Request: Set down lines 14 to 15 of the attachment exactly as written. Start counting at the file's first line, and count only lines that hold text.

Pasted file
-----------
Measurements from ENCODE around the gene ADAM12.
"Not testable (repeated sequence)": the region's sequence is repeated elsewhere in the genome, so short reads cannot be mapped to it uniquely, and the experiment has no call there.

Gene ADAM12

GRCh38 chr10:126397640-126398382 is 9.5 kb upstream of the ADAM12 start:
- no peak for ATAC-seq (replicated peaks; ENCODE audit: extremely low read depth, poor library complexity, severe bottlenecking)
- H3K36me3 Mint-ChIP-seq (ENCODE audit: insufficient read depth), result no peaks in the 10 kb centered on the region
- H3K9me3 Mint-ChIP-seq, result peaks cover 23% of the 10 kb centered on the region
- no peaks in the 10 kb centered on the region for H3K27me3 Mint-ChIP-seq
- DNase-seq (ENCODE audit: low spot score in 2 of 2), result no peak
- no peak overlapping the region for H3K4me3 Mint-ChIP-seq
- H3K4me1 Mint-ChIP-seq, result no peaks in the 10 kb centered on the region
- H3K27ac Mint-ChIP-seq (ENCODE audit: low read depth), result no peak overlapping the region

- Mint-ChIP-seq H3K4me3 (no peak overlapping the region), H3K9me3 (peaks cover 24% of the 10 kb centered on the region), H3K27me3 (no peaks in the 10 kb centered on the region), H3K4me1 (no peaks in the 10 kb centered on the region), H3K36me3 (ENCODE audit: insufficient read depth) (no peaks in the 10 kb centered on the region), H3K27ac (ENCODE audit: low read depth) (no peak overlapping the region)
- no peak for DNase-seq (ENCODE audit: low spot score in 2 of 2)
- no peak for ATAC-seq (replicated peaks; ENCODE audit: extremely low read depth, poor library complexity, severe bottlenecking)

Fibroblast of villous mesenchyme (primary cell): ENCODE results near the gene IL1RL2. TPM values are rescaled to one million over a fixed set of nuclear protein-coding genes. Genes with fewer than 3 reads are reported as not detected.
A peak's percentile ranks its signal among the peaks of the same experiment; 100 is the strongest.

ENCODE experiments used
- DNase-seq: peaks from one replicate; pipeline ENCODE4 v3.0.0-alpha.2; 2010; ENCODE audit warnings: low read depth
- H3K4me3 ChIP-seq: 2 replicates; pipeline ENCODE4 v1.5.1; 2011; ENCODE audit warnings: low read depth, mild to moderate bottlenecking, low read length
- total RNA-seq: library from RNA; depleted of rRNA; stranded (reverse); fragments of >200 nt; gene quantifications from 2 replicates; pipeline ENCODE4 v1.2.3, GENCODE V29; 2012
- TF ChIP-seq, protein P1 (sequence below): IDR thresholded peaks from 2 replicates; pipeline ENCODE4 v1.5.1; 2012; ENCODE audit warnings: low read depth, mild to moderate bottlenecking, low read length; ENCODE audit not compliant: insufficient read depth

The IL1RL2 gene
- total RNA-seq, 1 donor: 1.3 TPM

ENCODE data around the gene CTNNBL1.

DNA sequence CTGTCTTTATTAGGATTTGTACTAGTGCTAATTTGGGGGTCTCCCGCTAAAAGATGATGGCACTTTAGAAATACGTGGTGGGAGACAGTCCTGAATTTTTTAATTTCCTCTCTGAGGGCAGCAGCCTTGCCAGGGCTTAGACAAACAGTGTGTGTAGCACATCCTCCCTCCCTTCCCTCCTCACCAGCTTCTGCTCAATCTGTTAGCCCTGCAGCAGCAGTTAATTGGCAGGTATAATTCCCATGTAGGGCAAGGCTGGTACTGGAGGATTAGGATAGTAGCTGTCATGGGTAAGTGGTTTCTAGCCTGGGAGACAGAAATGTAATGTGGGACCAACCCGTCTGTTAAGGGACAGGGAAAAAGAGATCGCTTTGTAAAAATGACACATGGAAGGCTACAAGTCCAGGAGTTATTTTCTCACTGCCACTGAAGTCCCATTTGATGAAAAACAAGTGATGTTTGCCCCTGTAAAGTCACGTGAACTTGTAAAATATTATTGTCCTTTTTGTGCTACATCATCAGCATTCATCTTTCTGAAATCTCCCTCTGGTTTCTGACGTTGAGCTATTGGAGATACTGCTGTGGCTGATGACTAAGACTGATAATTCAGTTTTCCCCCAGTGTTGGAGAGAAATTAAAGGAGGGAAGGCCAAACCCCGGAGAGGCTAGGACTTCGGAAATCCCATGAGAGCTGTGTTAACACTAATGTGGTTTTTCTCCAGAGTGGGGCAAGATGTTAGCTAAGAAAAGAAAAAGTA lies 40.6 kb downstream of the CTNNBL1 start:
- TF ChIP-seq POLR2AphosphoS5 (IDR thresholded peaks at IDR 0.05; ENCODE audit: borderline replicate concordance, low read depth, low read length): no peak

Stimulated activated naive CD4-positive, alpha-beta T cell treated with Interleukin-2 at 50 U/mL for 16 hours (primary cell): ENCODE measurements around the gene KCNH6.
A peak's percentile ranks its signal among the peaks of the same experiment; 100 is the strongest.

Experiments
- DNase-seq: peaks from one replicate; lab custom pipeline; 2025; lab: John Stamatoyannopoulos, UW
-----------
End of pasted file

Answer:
- no peak for DNase-seq (ENCODE audit: low spot score in 2 of 2)
- no peak for ATAC-seq (replicated peaks; ENCODE audit: extremely low read depth, poor library complexity, severe bottlenecking)